This theory of special relativity is actually considered when using technologies and services that rely on satellites (e.g., global positioning system or GPS, very small aperture terminal or VSAT, etc.). Satellites move in orbit; they’re not stationary. For them, time moves slower than it does on Earth.
Einstein’s general relativity theory accounts for the effect of gravity. The closer someone is to a massive body (one with enormous gravitational pull), the lower his gravitational potential. Therefore, the slower time moves for him than for a person much farther away from the source of gravity.
This is wonderfully demonstrated in the film, Interstellar.
Cooper and Dr. Amelia Brand took a lander and visited Laura Miller’s planet, the closest to the black hole “Gargantua” (read: a massive body with enormous gravitational pull). Their extremely low gravitational potential caused time to slow down significantly for them.
When they returned to their spacecraft “Endurance” after being gone for a few hours, 23 years had already passed for Romilly, the crew member left on the spaceship.
You Can Slow Down Time, but Can You Travel Through It?
Science says you can travel forward through time. Just travel fast or close to a gravitational anomaly. This means, since time is relative, you can travel forward through time by moving at speeds approaching the speed of light or being close to a black hole, either of which will slow time down for you.
However, traveling back through time is more challenging. You will need to overcome the speed of light, that is, travel faster than light to travel backward through time. However, this is physically impossible because as you approach the speed of light, your mass increases apace. After a certain point, your great mass will inhibit further acceleration.
A Wormhole Is an Answer
Theoretically, if you can find a wormhole, there is a way to travel forward or backward through time.
Imagine the space-time continuum as a sheet of paper. Fold it so it’s curved in on itself (like a letter C) and the joined edges look like there are two sheets of paper overlaid, one on top of each other. Now, punch a hole through the center of the “overlaid sheets” and use a straw to connect the two holes. That’s your wormhole.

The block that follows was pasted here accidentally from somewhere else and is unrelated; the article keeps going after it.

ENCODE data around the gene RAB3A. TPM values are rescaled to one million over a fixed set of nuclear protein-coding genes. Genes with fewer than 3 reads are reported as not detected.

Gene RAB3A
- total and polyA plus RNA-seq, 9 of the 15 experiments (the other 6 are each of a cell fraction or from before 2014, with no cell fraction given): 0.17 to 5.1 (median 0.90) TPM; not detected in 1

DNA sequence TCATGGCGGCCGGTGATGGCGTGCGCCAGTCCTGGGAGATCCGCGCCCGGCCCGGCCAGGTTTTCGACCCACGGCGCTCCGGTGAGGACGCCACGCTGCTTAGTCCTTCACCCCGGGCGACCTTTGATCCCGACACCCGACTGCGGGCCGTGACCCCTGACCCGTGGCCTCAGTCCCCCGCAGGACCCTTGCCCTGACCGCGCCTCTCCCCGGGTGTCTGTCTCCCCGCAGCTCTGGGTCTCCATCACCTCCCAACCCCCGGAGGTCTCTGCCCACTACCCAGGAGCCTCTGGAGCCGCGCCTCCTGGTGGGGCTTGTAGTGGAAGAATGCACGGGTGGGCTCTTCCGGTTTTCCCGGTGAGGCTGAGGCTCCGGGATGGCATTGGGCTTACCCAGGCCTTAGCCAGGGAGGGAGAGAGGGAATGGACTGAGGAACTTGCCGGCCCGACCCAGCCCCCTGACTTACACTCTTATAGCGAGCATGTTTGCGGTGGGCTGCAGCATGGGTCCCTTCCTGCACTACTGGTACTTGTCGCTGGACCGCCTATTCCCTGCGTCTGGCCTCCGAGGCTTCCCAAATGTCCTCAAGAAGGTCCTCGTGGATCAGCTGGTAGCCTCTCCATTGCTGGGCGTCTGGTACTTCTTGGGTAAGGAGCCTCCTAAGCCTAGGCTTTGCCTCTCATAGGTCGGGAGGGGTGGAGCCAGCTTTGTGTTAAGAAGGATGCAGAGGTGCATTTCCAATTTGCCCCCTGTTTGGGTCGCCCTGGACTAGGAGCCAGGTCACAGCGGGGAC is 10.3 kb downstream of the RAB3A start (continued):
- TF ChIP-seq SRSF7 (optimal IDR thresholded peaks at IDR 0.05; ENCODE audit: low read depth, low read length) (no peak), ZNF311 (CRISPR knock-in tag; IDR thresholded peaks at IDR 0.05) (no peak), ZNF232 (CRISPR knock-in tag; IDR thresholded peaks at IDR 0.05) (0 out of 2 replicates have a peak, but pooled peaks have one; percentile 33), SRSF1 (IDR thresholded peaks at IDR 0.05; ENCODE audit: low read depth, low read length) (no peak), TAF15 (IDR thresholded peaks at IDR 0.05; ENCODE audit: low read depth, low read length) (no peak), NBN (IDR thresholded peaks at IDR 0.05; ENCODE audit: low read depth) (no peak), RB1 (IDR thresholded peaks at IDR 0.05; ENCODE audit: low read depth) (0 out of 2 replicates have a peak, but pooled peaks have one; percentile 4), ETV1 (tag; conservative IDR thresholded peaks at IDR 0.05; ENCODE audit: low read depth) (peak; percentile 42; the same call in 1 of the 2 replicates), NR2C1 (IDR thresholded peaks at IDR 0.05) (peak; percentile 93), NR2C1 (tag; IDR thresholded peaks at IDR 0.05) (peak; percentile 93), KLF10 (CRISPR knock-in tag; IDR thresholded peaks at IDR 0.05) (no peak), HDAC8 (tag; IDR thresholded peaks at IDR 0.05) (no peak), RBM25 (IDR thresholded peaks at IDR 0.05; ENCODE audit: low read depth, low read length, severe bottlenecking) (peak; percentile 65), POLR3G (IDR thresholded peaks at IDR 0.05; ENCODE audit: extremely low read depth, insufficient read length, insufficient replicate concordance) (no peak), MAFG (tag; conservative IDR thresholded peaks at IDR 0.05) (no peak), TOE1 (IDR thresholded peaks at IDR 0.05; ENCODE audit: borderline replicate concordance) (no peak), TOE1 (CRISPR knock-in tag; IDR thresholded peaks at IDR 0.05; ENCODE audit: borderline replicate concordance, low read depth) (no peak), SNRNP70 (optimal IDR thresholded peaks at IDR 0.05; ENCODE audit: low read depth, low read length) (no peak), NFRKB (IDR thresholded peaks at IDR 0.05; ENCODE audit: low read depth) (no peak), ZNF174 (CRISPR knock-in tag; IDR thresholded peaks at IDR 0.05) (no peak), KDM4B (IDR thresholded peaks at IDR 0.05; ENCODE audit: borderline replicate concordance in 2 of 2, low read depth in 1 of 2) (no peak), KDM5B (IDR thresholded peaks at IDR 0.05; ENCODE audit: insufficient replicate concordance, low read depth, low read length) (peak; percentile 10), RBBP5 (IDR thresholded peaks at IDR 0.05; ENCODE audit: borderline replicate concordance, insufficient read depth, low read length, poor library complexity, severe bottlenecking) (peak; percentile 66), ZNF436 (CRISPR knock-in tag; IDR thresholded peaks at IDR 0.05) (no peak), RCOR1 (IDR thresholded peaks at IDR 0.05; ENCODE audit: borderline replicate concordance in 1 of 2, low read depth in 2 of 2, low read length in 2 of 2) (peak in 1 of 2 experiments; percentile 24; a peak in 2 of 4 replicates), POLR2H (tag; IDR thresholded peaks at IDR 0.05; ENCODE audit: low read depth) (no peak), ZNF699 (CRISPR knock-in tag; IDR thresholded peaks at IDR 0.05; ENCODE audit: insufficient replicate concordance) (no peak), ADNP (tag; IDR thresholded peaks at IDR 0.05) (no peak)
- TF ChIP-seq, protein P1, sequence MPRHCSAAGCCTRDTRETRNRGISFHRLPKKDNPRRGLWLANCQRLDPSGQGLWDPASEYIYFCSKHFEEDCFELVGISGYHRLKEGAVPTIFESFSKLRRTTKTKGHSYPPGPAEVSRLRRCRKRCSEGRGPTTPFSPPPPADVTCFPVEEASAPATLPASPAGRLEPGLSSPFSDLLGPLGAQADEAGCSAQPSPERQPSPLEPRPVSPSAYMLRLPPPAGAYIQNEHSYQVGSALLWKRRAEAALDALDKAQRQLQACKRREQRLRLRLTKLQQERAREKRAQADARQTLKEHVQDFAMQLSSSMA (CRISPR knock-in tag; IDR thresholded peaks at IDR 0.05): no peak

A wormhole is a link or a shortcut between one point of the space-time continuum to the other. Therefore, if you have a wormhole connecting two points in time — e.g., the future and the past — you can enter from the future and exit to the past and vice-versa.
That’s not all wormholes can do, of course. They can connect distant regions in the universe, so you can reach places much farther away without traveling for an extremely long time. They can also link different universes (think parallel universes connected by wormholes).
Can We Use a Wormhole for Time Travel?
Wormholes exist in theory, but man is yet to find an actual wormhole. Furthermore, wormholes are prone to collapse and are highly radioactive, too. The way things are, and based on what is known about wormholes so far, it is unlikely humans can travel through wormholes.
Of course, there’s hope. Perhaps, the technology needed for man to stabilize wormholes and to create machines or protective gear that will let humans traverse wormholes without expiring from extreme radioactivity, among others, is yet to come.
So, can you travel through time? It is highly unlikely for now, but in the future, who knows?